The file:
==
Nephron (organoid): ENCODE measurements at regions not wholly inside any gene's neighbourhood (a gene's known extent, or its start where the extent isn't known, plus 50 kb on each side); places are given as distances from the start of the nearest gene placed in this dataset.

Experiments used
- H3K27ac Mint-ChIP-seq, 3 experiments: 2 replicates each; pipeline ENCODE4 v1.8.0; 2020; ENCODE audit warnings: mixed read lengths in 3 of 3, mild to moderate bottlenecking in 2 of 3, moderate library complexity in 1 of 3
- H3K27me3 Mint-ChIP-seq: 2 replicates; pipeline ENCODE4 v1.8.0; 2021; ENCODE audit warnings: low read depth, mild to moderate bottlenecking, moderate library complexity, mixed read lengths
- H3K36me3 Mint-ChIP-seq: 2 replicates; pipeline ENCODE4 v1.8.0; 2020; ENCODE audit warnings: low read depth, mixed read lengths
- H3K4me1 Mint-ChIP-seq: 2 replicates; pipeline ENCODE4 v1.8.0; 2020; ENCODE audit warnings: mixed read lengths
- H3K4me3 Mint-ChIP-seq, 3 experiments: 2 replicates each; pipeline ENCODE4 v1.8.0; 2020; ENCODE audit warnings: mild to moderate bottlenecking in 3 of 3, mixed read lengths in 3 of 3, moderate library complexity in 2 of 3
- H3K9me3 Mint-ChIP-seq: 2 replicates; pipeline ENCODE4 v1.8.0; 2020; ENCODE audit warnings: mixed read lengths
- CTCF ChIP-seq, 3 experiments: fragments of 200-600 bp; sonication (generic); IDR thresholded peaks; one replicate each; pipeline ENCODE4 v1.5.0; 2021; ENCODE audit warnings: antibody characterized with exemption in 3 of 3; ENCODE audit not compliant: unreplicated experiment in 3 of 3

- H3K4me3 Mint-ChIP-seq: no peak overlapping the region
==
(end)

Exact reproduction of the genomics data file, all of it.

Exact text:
Nephron (organoid): ENCODE measurements at regions not wholly inside any gene's neighbourhood (a gene's known extent, or its start where the extent isn't known, plus 50 kb on each side); places are given as distances from the start of the nearest gene placed in this dataset.

Experiments used
- H3K27ac Mint-ChIP-seq, 3 experiments: 2 replicates each; pipeline ENCODE4 v1.8.0; 2020; ENCODE audit warnings: mixed read lengths in 3 of 3, mild to moderate bottlenecking in 2 of 3, moderate library complexity in 1 of 3
- H3K27me3 Mint-ChIP-seq: 2 replicates; pipeline ENCODE4 v1.8.0; 2021; ENCODE audit warnings: low read depth, mild to moderate bottlenecking, moderate library complexity, mixed read lengths
- H3K36me3 Mint-ChIP-seq: 2 replicates; pipeline ENCODE4 v1.8.0; 2020; ENCODE audit warnings: low read depth, mixed read lengths
- H3K4me1 Mint-ChIP-seq: 2 replicates; pipeline ENCODE4 v1.8.0; 2020; ENCODE audit warnings: mixed read lengths
- H3K4me3 Mint-ChIP-seq, 3 experiments: 2 replicates each; pipeline ENCODE4 v1.8.0; 2020; ENCODE audit warnings: mild to moderate bottlenecking in 3 of 3, mixed read lengths in 3 of 3, moderate library complexity in 2 of 3
- H3K9me3 Mint-ChIP-seq: 2 replicates; pipeline ENCODE4 v1.8.0; 2020; ENCODE audit warnings: mixed read lengths
- CTCF ChIP-seq, 3 experiments: fragments of 200-600 bp; sonication (generic); IDR thresholded peaks; one replicate each; pipeline ENCODE4 v1.5.0; 2021; ENCODE audit warnings: antibody characterized with exemption in 3 of 3; ENCODE audit not compliant: unreplicated experiment in 3 of 3

- H3K4me3 Mint-ChIP-seq: no peak overlapping the region